Thanks for stopping by!

    • rpalulis profile image


      5 years ago from NY

      I am so inspired for spring right now- thanks! I had no idea many of the wonderful varieties of Poppies do not grow true from seed- good to know. I do have an envelope of Poppy seed that was given to me last year, I can't wait to see what I get.


    This website uses cookies

    As a user in the EEA, your approval is needed on a few things. To provide a better website experience, uses cookies (and other similar technologies) and may collect, process, and share personal data. Please choose which areas of our service you consent to our doing so.

    For more information on managing or withdrawing consents and how we handle data, visit our Privacy Policy at:

    Show Details
    HubPages Device IDThis is used to identify particular browsers or devices when the access the service, and is used for security reasons.
    LoginThis is necessary to sign in to the HubPages Service.
    Google RecaptchaThis is used to prevent bots and spam. (Privacy Policy)
    AkismetThis is used to detect comment spam. (Privacy Policy)
    HubPages Google AnalyticsThis is used to provide data on traffic to our website, all personally identifyable data is anonymized. (Privacy Policy)
    HubPages Traffic PixelThis is used to collect data on traffic to articles and other pages on our site. Unless you are signed in to a HubPages account, all personally identifiable information is anonymized.
    Amazon Web ServicesThis is a cloud services platform that we used to host our service. (Privacy Policy)
    CloudflareThis is a cloud CDN service that we use to efficiently deliver files required for our service to operate such as javascript, cascading style sheets, images, and videos. (Privacy Policy)
    Google Hosted LibrariesJavascript software libraries such as jQuery are loaded at endpoints on the or domains, for performance and efficiency reasons. (Privacy Policy)
    Google Custom SearchThis is feature allows you to search the site. (Privacy Policy)
    Google MapsSome articles have Google Maps embedded in them. (Privacy Policy)
    Google ChartsThis is used to display charts and graphs on articles and the author center. (Privacy Policy)
    Google AdSense Host APIThis service allows you to sign up for or associate a Google AdSense account with HubPages, so that you can earn money from ads on your articles. No data is shared unless you engage with this feature. (Privacy Policy)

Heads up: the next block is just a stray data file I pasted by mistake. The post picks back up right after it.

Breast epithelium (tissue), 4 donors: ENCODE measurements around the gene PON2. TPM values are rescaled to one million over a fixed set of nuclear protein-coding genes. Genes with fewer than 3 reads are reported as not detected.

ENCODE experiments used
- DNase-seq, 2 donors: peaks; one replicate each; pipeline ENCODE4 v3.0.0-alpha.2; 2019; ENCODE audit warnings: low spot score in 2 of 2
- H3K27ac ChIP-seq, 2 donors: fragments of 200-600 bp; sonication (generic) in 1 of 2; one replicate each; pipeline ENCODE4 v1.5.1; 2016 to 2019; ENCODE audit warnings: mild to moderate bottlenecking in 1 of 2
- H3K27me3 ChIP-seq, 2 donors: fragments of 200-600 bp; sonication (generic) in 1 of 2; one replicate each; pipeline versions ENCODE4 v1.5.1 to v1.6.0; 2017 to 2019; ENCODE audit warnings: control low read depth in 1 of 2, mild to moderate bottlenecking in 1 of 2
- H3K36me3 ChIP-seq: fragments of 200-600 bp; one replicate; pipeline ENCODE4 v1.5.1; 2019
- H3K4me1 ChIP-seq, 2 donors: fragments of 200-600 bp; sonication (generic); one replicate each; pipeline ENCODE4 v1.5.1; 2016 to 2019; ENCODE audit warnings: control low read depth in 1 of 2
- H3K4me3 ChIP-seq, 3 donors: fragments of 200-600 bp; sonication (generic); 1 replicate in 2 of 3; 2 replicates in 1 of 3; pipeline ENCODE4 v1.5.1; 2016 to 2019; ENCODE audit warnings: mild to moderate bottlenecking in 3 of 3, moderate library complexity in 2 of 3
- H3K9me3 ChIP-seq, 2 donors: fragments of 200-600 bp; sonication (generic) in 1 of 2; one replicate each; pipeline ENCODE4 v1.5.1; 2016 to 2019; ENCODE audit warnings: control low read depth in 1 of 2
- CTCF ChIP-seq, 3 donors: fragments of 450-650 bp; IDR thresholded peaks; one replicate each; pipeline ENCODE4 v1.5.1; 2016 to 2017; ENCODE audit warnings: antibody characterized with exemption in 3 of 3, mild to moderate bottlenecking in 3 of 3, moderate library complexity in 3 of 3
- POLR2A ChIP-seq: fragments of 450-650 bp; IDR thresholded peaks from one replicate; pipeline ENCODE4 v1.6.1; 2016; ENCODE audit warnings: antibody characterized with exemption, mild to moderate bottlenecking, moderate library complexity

Google YouTubeSome articles have YouTube videos embedded in them. (Privacy Policy)
    VimeoSome articles have Vimeo videos embedded in them. (Privacy Policy)
    PaypalThis is used for a registered author who enrolls in the HubPages Earnings program and requests to be paid via PayPal. No data is shared with Paypal unless you engage with this feature. (Privacy Policy)
    Facebook LoginYou can use this to streamline signing up for, or signing in to your Hubpages account. No data is shared with Facebook unless you engage with this feature. (Privacy Policy)
    MavenThis supports the Maven widget and search functionality. (Privacy Policy)
    Google AdSenseThis is an ad network. (Privacy Policy)
    Google DoubleClickGoogle provides ad serving technology and runs an ad network. (Privacy Policy)
    Index ExchangeThis is an ad network. (Privacy Policy)
    SovrnThis is an ad network. (Privacy Policy)
    Facebook AdsThis is an ad network. (Privacy Policy)
    Amazon Unified Ad MarketplaceThis is an ad network. (Privacy Policy)
    AppNexusThis is an ad network. (Privacy Policy)
    OpenxThis is an ad network. (Privacy Policy)
    Rubicon ProjectThis is an ad network. (Privacy Policy)
    TripleLiftThis is an ad network. (Privacy Policy)
    Say MediaWe partner with Say Media to deliver ad campaigns on our sites. (Privacy Policy)
    Remarketing PixelsWe may use remarketing pixels from advertising networks such as Google AdWords, Bing Ads, and Facebook in order to advertise the HubPages Service to people that have visited our sites.
    Conversion Tracking PixelsWe may use conversion tracking pixels from advertising networks such as Google AdWords, Bing Ads, and Facebook in order to identify when an advertisement has successfully resulted in the desired action, such as signing up for the HubPages Service or publishing an article on the HubPages Service.
    Author Google AnalyticsThis is used to provide traffic data and reports to the authors of articles on the HubPages Service. (Privacy Policy)
    ComscoreComScore is a media measurement and analytics company providing marketing data and analytics to enterprises, media and advertising agencies, and publishers. Non-consent will result in ComScore only processing obfuscated personal data. (Privacy Policy)
    Amazon Tracking PixelSome articles display amazon products as part of the Amazon Affiliate program, this pixel provides traffic statistics for those products (Privacy Policy)
    ClickscoThis is a data management platform studying reader behavior (Privacy Policy)